The first volume of this work, covering the period from 1741-1850, was issued in 1931 by another publisher, and is reissued now without change, under our imprint. The second volume covers the period from 1850 to 1865; the third volume, the period from 1865 to 1885. For each chronological period, Mr. Mott has provided a running history which notes the occurrence of the chief general magazines and the developments in the field of class periodicals, as well as publishing conditions during that period, the development of circulations, advertising, payments to contributors, reader attitudes, changing formats, styles and processes of illustration, and the like. Then in a supplement to that running history, he offers historical sketches of the chief magazines which flourished in the period. These sketches extend far beyond the chronological limitations of the period. The second and third volumes present, altogether, separate sketches of seventy-six magazines, including The North American Review, The Youth's Companion, The Liberator, The Independent, Harper's Monthly, Leslie's Weekly, Harper's Weekly, The Atlantic Monthly, St. Nicholas, and Puck. The whole is an unusual mirror of American civilization.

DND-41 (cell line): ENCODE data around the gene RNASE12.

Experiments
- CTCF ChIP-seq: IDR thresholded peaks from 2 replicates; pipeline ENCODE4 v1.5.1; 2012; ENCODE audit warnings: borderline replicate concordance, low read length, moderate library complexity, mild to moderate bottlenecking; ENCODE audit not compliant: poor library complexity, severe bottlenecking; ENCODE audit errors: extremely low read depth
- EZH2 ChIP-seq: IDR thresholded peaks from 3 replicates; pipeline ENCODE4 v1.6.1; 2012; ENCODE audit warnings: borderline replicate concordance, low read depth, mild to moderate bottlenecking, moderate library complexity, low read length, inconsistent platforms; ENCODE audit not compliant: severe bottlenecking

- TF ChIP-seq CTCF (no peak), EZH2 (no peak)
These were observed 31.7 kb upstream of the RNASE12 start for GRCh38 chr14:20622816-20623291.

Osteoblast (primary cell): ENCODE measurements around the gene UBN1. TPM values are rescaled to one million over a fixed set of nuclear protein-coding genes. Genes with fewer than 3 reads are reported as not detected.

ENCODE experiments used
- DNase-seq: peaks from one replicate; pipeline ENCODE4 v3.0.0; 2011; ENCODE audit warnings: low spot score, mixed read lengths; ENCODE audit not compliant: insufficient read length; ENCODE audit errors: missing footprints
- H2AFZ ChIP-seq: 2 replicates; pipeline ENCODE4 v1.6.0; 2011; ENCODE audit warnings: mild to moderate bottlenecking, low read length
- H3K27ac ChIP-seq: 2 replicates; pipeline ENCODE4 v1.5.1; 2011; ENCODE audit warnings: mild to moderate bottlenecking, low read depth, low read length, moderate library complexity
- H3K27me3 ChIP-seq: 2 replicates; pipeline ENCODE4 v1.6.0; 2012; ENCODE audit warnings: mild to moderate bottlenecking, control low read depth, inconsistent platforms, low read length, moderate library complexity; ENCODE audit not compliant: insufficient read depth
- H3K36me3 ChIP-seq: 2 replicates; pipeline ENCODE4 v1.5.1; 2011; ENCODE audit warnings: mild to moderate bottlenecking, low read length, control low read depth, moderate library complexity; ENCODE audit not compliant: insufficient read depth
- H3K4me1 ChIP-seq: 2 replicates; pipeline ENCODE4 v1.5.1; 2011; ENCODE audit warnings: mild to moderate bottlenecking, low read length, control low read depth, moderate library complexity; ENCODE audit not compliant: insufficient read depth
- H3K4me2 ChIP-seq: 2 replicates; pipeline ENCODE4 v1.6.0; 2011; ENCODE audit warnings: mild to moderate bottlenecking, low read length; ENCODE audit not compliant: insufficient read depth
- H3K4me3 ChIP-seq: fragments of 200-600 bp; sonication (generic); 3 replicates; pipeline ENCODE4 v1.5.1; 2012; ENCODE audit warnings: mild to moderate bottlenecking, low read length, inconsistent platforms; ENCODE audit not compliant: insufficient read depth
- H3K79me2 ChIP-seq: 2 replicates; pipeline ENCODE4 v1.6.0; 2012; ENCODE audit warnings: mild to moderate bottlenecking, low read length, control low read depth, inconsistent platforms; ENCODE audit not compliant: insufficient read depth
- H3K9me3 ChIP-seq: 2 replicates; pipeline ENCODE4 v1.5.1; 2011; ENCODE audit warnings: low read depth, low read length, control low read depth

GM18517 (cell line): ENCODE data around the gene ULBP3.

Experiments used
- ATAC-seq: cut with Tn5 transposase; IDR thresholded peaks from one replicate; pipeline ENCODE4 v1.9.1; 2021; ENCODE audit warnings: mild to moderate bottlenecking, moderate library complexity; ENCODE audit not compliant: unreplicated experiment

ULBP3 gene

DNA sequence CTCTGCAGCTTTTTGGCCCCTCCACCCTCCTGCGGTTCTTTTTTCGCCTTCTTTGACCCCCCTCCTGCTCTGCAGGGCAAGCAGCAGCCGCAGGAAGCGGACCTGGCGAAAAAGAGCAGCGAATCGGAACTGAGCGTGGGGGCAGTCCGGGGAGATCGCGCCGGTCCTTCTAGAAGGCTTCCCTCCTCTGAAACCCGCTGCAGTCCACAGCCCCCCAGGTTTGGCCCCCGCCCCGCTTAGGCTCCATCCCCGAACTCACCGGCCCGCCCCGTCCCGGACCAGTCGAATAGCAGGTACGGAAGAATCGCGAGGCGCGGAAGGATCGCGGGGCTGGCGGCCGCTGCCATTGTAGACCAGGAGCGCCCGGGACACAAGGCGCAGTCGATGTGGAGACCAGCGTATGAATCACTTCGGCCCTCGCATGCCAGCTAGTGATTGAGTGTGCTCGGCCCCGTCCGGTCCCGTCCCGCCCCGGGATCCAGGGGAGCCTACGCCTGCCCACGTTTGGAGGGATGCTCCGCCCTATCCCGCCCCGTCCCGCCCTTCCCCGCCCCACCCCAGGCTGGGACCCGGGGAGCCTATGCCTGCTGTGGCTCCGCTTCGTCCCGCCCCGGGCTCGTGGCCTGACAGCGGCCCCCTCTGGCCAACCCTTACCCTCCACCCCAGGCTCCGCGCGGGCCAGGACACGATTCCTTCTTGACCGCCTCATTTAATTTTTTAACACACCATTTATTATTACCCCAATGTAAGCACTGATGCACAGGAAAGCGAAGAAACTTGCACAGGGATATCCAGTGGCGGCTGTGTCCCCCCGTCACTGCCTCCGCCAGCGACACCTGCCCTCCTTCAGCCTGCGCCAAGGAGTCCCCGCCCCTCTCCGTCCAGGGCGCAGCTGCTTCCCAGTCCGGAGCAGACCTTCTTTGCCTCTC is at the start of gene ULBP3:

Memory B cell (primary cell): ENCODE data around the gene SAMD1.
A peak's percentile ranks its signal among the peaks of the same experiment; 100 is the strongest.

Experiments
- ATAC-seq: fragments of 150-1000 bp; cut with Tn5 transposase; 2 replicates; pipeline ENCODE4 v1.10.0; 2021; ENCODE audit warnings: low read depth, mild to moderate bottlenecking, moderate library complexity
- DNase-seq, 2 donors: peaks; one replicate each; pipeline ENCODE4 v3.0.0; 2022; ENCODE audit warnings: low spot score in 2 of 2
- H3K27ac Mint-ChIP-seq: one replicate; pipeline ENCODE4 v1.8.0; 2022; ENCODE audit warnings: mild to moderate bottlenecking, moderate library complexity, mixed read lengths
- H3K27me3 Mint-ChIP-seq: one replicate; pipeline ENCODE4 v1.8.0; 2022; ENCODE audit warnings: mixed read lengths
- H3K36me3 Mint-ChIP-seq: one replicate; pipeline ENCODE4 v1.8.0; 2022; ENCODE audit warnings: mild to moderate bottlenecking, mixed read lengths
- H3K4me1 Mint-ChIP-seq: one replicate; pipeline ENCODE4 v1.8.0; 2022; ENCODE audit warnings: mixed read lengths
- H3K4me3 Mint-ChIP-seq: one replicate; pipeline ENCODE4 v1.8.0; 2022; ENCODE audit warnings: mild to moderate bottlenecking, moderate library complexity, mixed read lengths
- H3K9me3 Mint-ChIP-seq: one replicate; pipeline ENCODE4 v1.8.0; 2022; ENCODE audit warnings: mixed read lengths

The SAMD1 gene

The passing of reformed theology as a major influence in American life during the nineteenth century was not a spectacular event, and its mourners have been relatively few. Calvinism, when it is mentioned, is still often portrayed as a dark cloud that hovered too long over America, acting as an unhealthy influence on the climate of opinion. Nonetheless, the transition from the theologically oriented and well-formed Calvinism characteristic of much of American Protestantism at the beginning of the nineteenth century to the nontheologically oriented and often poorly informed conservative Protestantism firmly established in middle-class America by the end of the same century remains a remarkable aspect of American intellectual and ecclesiastical history. The twentieth-century attitude, itself a product of this transition, has placed strong emphasis on nineteenth-century Protestant activities - their organizations, their revivals, and their reforms. The mind of American Protestantism in these transitional years deserves at least equal consideration. -from the Introduction